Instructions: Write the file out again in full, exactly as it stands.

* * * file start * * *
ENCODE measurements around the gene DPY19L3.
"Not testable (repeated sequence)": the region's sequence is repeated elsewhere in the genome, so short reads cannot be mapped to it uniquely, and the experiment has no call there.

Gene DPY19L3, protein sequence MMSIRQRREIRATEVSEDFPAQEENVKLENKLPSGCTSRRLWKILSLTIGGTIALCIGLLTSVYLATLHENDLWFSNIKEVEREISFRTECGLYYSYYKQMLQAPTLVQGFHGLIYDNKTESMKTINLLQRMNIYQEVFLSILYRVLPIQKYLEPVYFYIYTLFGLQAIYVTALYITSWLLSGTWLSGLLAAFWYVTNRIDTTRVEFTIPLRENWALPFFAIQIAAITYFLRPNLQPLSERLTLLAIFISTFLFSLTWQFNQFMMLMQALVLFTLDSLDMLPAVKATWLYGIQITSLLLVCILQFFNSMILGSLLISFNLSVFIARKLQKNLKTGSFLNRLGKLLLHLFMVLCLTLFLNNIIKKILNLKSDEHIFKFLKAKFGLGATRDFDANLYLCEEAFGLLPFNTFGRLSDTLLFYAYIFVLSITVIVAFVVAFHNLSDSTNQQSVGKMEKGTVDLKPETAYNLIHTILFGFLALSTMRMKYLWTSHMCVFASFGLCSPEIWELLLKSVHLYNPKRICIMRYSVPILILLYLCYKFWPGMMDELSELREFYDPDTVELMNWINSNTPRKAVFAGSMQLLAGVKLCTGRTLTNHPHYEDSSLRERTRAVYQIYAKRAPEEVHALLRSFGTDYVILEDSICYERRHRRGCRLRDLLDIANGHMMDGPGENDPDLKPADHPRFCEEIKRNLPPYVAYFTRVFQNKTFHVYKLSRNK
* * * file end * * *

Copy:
ENCODE measurements around the gene DPY19L3.
"Not testable (repeated sequence)": the region's sequence is repeated elsewhere in the genome, so short reads cannot be mapped to it uniquely, and the experiment has no call there.

Gene DPY19L3, protein sequence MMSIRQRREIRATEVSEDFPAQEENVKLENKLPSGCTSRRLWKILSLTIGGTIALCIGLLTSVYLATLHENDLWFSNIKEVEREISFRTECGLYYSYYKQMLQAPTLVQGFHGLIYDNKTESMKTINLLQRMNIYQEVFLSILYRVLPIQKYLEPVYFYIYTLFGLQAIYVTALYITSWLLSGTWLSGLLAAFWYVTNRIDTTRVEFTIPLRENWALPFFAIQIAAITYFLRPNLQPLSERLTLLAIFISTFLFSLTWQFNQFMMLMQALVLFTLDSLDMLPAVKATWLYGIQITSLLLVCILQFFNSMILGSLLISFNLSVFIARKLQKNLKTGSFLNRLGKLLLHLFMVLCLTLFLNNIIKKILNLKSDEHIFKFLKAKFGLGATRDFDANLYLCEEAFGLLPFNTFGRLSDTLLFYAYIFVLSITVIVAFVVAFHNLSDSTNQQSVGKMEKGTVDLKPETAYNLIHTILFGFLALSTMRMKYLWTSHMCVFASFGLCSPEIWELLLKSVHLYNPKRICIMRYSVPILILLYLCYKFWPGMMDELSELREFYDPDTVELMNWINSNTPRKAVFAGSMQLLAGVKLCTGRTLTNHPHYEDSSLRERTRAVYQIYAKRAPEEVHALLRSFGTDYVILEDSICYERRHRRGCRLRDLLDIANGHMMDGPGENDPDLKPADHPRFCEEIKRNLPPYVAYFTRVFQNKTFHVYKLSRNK